// this enables us to pass in different values.
ball_01. oscillateY(0.035, 90);
ball_01. oscillateX(0.095, 60);
ball_02. oscillateDia(0.05, 135);

You can execute this sketch with P5js's online editor


Not all the code is apparent above, so please check out the source and explore this sketch. To summarise, we have two objects declared and we are calling different methods on each as well as passing in different values as arguments for these methods. We have already seen this concept of passing in data with functions. This is exactly the same thing. Methods are after all just functions that belong to a class. Objects are dynamic, meaning we can make changes to them at run time. Notice what happens when you press the 'm' key on your keyboard. If you look closely at the source code, you'll realise we are changing method calls on our objects.

To drive home the concept of objects and the flexibility of classes, let us look at an example that creates many objects. To do this we are going to create an array or list of objects.

Eg 1. JavaScript
let theBalls = []; // an array of objects
// to instantiate our array of objects, we use a FOR loop
   for(var i=0; i<200; i++){
     theBalls[i]=new Ball();
} ...

// and to call our methods on our objects, we also use a loop
   for(var i=0; i<200; i++){
} ...


This wraps up this chapter and it is also where I end this concise introduction to programming. My main aim with this website and brief course has been to explain the five core concepts: variables, functions, control, loops and classes. I wanted to give some insight into the mechanisms and structures that underlie most modern programming languages, helping the beginner to understand these in a clear manner without going into too much detail, nor diverging into the formal capacities of code. I hope I have managed to do that. If you are a reader from afar who has stumbled upon this course (which I wrote to accompany my teaching course), and you have any suggestions or would like to point out mistakes or confusing passages, please do not hesitate to contact me. I'd be most appreciative of feedback.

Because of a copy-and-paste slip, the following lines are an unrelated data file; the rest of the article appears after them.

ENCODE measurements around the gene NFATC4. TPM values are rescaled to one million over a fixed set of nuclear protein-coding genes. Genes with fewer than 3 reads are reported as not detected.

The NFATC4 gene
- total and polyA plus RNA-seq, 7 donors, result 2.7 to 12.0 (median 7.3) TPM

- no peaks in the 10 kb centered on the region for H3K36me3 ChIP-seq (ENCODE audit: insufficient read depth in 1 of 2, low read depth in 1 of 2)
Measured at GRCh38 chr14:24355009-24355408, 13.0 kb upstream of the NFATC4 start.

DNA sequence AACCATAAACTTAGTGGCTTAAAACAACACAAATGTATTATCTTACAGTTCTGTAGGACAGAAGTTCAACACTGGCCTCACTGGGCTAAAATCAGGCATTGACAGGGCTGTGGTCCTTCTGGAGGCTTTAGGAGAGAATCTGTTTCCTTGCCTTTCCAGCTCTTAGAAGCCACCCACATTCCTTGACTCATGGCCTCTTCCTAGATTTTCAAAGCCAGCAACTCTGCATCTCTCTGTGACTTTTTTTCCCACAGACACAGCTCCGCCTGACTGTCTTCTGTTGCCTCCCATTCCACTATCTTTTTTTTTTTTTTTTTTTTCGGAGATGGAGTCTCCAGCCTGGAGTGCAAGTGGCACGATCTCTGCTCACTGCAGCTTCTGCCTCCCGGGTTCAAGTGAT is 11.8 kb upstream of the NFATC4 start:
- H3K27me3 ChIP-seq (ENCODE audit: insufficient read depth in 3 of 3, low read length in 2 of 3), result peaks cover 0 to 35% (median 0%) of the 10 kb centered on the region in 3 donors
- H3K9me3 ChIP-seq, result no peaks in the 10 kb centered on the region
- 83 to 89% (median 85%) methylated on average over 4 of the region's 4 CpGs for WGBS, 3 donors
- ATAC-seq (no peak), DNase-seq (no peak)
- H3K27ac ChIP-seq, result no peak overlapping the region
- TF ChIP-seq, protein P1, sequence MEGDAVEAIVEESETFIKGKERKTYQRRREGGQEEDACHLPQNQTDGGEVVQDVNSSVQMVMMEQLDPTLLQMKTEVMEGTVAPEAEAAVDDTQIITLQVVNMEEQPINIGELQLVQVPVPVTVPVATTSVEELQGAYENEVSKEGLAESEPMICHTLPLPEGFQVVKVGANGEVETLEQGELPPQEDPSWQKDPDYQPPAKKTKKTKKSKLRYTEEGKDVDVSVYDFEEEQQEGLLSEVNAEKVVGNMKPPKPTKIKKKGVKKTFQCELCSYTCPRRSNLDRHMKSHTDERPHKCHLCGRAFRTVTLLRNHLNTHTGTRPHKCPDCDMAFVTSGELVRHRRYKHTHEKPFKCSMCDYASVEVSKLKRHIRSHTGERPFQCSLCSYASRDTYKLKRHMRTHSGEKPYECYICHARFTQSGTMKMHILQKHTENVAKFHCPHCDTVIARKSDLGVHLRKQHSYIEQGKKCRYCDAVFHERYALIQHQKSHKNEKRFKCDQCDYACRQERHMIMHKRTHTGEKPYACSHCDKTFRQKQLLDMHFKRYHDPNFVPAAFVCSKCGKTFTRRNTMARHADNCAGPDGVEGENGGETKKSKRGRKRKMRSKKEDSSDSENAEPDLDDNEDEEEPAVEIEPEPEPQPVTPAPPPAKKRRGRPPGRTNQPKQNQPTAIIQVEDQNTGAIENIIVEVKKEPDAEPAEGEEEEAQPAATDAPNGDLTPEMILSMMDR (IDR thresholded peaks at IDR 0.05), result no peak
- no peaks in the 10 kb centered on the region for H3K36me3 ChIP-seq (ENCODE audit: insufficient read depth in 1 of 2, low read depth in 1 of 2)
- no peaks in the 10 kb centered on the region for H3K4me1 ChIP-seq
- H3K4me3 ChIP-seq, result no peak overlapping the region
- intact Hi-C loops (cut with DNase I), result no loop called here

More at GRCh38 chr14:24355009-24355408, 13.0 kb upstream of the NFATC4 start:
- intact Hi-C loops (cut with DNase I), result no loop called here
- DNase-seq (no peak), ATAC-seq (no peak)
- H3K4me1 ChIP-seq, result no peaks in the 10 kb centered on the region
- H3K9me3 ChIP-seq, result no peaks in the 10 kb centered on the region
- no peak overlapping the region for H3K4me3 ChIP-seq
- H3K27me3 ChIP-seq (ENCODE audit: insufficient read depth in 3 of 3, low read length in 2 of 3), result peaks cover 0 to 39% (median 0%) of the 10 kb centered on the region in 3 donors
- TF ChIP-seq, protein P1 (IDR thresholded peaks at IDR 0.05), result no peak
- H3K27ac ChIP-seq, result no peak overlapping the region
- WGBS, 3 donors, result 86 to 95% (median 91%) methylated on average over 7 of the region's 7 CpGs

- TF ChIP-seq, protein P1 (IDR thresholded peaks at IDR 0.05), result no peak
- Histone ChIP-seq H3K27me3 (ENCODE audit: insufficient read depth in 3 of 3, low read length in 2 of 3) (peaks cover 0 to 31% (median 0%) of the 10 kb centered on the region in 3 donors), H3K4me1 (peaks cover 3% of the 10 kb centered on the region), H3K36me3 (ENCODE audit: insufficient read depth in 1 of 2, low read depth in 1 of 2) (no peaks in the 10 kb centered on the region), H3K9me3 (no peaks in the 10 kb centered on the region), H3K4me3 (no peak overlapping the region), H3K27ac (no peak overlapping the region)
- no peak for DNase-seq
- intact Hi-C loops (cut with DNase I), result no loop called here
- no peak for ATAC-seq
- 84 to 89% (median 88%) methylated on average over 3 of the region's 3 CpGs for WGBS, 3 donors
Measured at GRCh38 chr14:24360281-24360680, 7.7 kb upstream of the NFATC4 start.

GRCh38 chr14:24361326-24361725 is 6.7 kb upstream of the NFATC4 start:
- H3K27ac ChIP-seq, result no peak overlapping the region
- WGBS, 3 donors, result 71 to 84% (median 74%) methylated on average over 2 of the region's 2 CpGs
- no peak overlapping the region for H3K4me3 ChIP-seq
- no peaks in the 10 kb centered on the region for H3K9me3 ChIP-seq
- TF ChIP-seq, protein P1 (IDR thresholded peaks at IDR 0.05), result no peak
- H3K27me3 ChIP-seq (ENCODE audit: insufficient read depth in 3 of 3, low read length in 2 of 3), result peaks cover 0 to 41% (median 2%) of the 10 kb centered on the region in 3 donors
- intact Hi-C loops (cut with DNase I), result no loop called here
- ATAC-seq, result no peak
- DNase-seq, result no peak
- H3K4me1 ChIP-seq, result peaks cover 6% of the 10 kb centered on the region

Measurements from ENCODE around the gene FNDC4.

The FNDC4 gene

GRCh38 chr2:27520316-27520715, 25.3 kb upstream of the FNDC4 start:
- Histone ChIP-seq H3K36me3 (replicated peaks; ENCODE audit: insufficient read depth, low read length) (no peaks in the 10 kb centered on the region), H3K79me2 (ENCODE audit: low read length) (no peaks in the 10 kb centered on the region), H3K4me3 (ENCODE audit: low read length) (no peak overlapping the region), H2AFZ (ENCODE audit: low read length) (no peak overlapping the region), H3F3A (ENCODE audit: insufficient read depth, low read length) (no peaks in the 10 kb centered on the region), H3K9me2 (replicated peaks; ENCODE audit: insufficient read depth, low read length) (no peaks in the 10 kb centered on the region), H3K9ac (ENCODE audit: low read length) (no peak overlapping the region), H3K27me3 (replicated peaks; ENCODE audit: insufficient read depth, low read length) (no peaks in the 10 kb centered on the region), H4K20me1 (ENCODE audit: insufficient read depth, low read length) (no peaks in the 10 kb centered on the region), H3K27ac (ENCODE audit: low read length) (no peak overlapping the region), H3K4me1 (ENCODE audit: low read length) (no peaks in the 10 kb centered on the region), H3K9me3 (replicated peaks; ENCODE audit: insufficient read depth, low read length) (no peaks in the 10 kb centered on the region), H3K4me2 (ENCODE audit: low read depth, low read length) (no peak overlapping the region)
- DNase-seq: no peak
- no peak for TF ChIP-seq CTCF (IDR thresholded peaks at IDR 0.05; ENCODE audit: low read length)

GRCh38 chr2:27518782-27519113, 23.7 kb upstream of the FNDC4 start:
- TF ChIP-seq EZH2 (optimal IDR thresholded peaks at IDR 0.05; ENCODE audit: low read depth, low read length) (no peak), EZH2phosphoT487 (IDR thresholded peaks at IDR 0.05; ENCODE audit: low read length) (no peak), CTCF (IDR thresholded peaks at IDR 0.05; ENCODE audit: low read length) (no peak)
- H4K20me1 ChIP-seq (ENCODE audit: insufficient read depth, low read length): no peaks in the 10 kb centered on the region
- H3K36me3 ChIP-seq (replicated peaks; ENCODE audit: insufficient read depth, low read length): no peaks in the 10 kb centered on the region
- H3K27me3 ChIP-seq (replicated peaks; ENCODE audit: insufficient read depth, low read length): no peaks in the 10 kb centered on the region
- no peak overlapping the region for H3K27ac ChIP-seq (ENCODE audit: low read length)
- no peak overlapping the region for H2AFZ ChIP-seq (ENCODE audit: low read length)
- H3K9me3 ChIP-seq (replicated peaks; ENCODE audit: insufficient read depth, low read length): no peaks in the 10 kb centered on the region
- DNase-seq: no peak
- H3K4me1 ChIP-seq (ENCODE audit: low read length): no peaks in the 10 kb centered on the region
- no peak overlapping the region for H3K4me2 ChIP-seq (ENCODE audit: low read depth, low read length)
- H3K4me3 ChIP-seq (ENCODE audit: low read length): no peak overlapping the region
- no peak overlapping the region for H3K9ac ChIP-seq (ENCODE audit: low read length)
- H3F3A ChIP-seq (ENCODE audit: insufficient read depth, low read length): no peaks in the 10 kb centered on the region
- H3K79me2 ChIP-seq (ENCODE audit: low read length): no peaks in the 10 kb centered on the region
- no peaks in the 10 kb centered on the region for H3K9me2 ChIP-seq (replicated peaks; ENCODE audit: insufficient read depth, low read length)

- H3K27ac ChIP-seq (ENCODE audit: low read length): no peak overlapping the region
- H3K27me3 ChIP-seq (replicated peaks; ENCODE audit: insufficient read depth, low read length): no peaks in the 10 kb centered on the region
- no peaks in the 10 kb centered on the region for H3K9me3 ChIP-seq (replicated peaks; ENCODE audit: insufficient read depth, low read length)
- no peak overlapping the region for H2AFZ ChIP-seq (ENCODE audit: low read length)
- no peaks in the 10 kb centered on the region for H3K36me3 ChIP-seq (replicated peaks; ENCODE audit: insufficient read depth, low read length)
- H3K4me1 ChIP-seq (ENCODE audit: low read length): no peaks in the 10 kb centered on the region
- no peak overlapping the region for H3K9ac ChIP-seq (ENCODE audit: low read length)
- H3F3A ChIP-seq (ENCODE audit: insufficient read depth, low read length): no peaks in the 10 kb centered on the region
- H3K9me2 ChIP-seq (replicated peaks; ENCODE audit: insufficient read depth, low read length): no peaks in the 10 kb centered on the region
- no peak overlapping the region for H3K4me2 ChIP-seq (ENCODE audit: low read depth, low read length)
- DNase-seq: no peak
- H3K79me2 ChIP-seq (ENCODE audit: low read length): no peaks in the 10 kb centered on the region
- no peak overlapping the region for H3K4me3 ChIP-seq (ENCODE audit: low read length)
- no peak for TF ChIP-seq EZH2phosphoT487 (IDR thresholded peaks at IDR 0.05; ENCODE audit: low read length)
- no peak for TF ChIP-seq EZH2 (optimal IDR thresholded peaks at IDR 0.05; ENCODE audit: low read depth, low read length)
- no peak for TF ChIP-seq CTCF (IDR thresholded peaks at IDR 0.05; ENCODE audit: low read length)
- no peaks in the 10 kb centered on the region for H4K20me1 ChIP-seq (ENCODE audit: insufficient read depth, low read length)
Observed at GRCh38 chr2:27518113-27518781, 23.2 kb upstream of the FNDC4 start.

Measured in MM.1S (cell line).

From here, the student is encouraged to pursue their exploration of this medium with further readings and personal reasearch in the many artistic projects that exist out there. You are also encouraged to go beyond the context of code as just purely a creative medium. Code, in its wider sense, is a culturally important media and medium shaping many aspects of our current landscape. It is quickly shaping not only form but also ideas and concepts, thoughts and behaviours. The scope of code is far reaching and fundamentally an essential part of contemporary society. Learning to read and write it has already become a vital part of education and it will continue to enrich our understanding. Code is language and I don't know of any aspect of our life that isn't concerned with language. It's all around and within us. Embrace it.


Chaitanya Singh. Object-Oriented Programing Concepts in Java
Mozilla Foundation. 2019

Javin Paul. 10 OOP Principles Every Programmer Should Know.